Bare Bones Biology 277 – Healthy Living

Ah such luxury! I had to make a quick run to Santa Fe, actually to pick up some pills – it’s a long story, but nothing out of ordinary – only one more example of our loss of what we claim to be our “inalienable individual rights,” “Life, Liberty and the Pursuit of Happiness,” and right now I’m thinking more about the luxury of staying overnight in a reasonably healthy motel.

At dinner, the tables were crowded, and I ended up briefly sharing with a couple from the West Coast who live in what they call the “last of the old-timey seaside villages.” The very last? Surely I was raised in a similar place. But now the place of my raising is covered in asphalt, and I have retreated to a basically unhealthy shack in the canyon — in an effort to enjoy good health.

The young people from the West Coast found it hard to comprehend that feeling healthy can be more important than having neighbors — or that it has become necessary for some of us to choose between the two lifestyles.   They thought it was sad.

140920-sky-ASC_2518RLSsI guess it’s hard for most people to imagine that me feeling healthy, and their children BEING healthy is in conflict with their own desire to have the lifestyle they were raised to believe is — healthy.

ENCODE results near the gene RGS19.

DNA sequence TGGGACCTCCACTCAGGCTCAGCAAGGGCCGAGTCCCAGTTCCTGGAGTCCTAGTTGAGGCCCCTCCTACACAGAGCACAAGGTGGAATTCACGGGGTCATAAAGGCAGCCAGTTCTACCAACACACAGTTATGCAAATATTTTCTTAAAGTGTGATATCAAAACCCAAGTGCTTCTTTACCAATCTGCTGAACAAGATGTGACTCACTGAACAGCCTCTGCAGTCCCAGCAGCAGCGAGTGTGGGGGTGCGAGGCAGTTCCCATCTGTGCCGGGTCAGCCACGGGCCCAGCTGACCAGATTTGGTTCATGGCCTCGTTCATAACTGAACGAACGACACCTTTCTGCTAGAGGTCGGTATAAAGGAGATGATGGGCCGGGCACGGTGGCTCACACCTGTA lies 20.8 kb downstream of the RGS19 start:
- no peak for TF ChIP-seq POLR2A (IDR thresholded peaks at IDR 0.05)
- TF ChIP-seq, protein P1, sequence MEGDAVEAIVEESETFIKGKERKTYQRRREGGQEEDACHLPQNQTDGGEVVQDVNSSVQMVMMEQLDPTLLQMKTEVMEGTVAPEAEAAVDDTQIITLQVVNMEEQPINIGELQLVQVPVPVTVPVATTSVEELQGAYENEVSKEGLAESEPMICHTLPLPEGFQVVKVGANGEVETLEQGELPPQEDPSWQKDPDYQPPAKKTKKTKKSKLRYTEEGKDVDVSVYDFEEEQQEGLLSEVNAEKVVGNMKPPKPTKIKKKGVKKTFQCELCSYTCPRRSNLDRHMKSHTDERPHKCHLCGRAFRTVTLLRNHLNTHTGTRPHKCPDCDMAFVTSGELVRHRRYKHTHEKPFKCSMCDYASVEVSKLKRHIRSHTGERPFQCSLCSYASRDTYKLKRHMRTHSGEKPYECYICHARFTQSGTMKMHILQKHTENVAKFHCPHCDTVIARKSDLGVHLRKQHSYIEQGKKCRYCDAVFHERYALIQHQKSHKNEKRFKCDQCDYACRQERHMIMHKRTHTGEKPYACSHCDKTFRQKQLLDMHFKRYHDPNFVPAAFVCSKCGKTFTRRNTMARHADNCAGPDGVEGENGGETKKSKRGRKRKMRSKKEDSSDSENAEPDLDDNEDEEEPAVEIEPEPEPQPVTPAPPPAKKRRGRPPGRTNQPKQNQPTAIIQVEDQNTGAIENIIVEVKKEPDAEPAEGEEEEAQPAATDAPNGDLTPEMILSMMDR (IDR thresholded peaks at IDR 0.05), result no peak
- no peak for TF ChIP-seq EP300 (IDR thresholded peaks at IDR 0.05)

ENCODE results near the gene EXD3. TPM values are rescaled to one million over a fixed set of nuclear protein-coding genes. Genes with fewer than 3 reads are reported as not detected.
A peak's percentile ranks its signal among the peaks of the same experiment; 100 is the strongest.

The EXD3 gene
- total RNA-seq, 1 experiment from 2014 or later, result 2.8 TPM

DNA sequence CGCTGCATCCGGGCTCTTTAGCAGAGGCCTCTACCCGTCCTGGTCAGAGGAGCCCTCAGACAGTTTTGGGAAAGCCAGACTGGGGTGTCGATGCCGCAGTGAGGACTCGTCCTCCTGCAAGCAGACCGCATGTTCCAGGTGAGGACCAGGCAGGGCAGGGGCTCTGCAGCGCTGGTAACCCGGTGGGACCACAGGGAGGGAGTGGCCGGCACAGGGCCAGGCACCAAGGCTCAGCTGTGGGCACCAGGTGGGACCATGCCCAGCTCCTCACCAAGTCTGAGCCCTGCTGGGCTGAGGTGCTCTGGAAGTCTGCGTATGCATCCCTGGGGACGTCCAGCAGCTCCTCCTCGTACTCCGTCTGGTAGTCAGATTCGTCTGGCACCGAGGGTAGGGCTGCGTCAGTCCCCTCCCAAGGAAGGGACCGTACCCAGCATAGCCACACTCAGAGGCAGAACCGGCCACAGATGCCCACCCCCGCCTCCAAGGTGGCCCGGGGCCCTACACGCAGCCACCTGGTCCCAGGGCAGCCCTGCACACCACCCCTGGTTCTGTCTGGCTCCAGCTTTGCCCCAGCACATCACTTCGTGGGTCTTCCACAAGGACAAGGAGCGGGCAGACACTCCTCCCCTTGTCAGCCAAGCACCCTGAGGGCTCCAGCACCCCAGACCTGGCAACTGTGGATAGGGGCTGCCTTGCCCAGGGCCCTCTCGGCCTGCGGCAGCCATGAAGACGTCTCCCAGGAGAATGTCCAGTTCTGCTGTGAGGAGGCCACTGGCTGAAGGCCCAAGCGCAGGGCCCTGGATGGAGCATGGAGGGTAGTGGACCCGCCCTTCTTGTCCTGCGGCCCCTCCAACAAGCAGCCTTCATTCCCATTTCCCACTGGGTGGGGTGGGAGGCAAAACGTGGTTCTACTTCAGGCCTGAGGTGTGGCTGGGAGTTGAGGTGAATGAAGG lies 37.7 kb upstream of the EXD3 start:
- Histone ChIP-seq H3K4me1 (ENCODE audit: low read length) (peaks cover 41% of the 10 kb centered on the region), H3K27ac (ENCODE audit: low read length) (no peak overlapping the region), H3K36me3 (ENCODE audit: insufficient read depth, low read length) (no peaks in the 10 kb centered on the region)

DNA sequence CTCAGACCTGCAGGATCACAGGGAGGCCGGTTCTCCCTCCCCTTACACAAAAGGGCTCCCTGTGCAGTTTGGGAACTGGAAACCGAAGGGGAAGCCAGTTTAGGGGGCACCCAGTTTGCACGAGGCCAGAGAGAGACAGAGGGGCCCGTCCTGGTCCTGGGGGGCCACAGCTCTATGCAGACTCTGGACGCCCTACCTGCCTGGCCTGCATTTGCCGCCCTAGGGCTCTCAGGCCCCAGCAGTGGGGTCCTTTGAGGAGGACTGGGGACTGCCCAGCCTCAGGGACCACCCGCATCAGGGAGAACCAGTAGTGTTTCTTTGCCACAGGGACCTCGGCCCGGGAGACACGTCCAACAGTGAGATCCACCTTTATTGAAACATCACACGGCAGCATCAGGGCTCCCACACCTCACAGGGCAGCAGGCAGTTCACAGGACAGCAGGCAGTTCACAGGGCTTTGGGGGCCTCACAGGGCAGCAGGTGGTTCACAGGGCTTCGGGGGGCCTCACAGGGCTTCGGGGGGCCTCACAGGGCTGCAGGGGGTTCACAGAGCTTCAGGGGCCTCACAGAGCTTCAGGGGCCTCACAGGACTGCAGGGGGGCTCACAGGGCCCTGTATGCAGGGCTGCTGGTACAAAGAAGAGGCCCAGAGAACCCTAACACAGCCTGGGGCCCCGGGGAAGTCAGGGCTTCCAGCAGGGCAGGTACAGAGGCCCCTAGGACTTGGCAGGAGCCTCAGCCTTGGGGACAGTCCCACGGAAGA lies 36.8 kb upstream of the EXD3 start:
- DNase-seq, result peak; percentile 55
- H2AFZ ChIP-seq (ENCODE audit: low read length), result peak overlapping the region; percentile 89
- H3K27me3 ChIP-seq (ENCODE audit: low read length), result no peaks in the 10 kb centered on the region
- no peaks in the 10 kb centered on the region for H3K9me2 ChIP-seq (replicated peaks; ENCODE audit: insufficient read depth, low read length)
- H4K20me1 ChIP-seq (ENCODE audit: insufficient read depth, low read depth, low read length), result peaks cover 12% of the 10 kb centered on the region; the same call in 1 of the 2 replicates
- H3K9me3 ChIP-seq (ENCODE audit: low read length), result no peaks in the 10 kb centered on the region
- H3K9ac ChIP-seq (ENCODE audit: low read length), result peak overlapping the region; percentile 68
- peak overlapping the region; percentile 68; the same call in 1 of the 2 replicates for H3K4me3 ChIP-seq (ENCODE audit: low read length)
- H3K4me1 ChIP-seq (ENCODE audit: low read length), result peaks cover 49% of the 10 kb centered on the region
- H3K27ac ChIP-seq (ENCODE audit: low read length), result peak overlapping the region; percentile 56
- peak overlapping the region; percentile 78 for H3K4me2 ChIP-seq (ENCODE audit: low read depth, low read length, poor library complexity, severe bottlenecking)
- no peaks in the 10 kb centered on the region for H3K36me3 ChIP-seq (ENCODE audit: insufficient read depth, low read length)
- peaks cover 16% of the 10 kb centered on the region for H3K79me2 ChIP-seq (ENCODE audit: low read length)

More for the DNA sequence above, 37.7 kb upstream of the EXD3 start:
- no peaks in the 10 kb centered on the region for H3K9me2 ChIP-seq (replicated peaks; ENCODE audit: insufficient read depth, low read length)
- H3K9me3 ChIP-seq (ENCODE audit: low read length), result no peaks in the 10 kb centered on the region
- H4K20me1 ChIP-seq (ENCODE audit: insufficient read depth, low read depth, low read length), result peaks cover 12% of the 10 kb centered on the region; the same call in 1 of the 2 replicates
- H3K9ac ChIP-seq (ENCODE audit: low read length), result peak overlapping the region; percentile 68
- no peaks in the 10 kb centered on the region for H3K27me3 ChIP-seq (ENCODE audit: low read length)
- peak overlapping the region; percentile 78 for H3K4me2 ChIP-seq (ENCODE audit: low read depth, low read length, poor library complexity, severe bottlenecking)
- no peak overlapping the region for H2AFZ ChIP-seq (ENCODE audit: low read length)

I guess it’s the essence of being human, to be working together – as families and as human communities (ref community) to fulfill our common human potential. I remember that feeling. It explains why/how the “greatest generation” was great. Everyone working together toward a common goal. It explains why our leaders keep trying to make us believe we are in a war against one thing or another – to keep us fulfilled and working together under their control.

My father used to say, as often as possible, that our own “inalienable rights” end where the other fellows’ rights begin. But the results of his “Greatest Generation” reductionist ethic are sad, indeed. I am living in a canyon because I want to feel healthy; and our food, energy and communications have been taken over by the corposystem that is not primarily working together with us to fulfill our common human potential, but rather is teaching the youth to work for goals that are neither achievable nor sustainable. And the grandkids have not been taught to understand the difference between needs, wants, rights and the facts of life. And as a result it is now sadder than sad that we have reached the point where we must choose between our aspirations and the common welfare.